Participation in the U-Pass CT program — which would offer students free public transport throughout the state — remains a high priority for the Graduate Student Assembly this year.
Last March, the GSA passed a resolution advocating for the University’s involvement with the state transit program, which allows students at participating institutions free access to Connecticut’s public transit system. The program covers 14 public bus and train lines within state boundaries. In addition, it covers the Metro-North Railroad until the New York border. The Yale College Council has also voiced interest in joining the program, which would reduce commuter expenses to popular destinations like New York City. For example, an off-peak ticket to Grand Central currently runs at $17.75, but by partnering with U-Pass CT, the ticket fare would drop to $10.25.
“One of the things that is challenging about New Haven in particular is that it can be hard to travel outside of the area if you don’t have access to a car,” said Lucylle Armentano GRD ’21, chair of the GSA. “Being able to have reasonably priced access to the world outside of New Haven is really critical.”
Armentano said the GSA’s interest in the reduced fares comes partly from the easier access the program would provide to professional opportunities in New York City and throughout Connecticut. She added that many graduate students have internships or attend conferences outside of New Haven, and the GSA hopes to facilitate lower costs for such ventures.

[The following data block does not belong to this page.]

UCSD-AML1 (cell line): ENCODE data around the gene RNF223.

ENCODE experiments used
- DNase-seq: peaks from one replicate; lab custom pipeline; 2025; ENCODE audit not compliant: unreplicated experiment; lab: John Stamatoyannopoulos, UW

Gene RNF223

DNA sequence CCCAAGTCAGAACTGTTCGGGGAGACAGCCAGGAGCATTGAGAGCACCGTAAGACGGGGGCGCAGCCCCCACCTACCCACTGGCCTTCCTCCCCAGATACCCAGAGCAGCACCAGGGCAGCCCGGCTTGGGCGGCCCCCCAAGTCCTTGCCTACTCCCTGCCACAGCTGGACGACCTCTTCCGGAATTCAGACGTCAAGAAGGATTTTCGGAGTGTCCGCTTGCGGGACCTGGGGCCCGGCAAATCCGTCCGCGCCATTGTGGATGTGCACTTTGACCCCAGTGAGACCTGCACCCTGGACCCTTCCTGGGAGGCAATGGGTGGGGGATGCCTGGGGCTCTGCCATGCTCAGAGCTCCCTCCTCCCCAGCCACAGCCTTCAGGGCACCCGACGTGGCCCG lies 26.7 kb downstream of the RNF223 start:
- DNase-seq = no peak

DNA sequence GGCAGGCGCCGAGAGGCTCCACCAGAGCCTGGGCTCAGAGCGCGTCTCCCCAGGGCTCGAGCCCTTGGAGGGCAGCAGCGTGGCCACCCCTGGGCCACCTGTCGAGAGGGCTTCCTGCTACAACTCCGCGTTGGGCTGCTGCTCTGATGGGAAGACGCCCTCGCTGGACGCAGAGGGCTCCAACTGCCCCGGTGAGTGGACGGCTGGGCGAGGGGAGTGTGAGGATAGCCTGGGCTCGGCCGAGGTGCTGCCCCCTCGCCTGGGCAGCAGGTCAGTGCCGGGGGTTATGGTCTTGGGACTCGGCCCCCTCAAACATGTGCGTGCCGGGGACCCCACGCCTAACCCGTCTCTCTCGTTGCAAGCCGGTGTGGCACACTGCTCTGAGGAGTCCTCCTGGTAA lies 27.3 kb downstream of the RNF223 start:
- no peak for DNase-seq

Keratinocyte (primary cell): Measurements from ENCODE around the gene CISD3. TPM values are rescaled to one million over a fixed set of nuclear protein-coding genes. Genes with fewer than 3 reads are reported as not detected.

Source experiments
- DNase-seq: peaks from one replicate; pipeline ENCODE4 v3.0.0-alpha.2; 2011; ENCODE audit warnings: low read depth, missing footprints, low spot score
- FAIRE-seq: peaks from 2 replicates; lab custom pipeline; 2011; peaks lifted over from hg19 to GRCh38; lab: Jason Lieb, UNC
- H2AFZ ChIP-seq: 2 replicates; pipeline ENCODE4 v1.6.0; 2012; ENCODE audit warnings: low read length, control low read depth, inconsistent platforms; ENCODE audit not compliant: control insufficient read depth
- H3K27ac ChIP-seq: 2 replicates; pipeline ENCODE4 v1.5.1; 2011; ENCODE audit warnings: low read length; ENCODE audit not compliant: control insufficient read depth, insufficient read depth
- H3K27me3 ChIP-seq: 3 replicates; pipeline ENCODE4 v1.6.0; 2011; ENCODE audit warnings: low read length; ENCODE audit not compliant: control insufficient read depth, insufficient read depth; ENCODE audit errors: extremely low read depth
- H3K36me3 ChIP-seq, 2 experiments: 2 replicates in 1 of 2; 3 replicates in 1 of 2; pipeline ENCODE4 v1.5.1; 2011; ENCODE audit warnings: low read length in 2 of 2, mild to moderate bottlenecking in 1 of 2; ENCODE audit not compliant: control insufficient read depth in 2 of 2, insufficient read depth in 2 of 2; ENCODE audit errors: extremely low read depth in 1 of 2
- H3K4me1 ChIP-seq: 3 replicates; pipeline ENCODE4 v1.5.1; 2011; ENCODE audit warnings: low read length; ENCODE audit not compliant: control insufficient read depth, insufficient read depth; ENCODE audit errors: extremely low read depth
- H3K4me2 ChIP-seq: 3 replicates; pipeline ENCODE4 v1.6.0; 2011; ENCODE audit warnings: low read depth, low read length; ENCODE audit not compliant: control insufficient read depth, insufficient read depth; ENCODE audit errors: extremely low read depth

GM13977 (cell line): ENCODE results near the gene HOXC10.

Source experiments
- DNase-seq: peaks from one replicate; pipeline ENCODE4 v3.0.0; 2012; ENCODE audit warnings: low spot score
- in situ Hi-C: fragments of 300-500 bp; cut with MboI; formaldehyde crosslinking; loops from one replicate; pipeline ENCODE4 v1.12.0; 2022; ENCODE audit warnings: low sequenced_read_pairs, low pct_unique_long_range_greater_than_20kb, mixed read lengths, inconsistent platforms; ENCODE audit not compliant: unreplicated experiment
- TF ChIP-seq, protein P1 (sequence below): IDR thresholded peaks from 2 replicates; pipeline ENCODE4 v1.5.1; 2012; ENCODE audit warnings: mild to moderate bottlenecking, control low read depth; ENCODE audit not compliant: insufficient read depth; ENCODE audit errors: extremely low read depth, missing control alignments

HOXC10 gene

She also said that reducing transportation costs to New York City provides many personal benefits to students, many of whom frequent the city for its airports, plays and other arts events.
“We think that it’s a good opportunity for students to be involved in all kinds of things across the state,” said Meaghan McGeary GRD ’22, chair of GSA’s Transit and Security Committee. “It would improve our access to places that we don’t have great access to right now.”
She added that the GSA is still trying to figure out the logistics of the possible partnership. One such detail is how Yale would fund the venture, which costs $20 per student per semester. Armentano said that part of the debate with the administration revolves around how that expense would be divided between the University and students.
Another point of discussion is which of Yale’s schools will be involved in U-Pass CT. The GSA is asking the administration to make this program available to graduate students, but Armentano also noted that students at Yale’s professional schools and Yale College would like to opt into the program as well.
While the YCC has not officially partnered with the GSA to pursue the transit deal, YCC President Kahlil Greene ’21 expressed interest in U-Pass CT. He said the program would alleviate many of the transportation barriers that students face when trying to get around New Haven and Connecticut.
“The YCC is very much open to partnering with the GSA to advocate for Yale to participate in the U-Pass Program,” Greene told the News. “We hope to assign someone … to take the helm on this initiative.”
Currently 18 universities participate in Connecticut’s U-Pass program.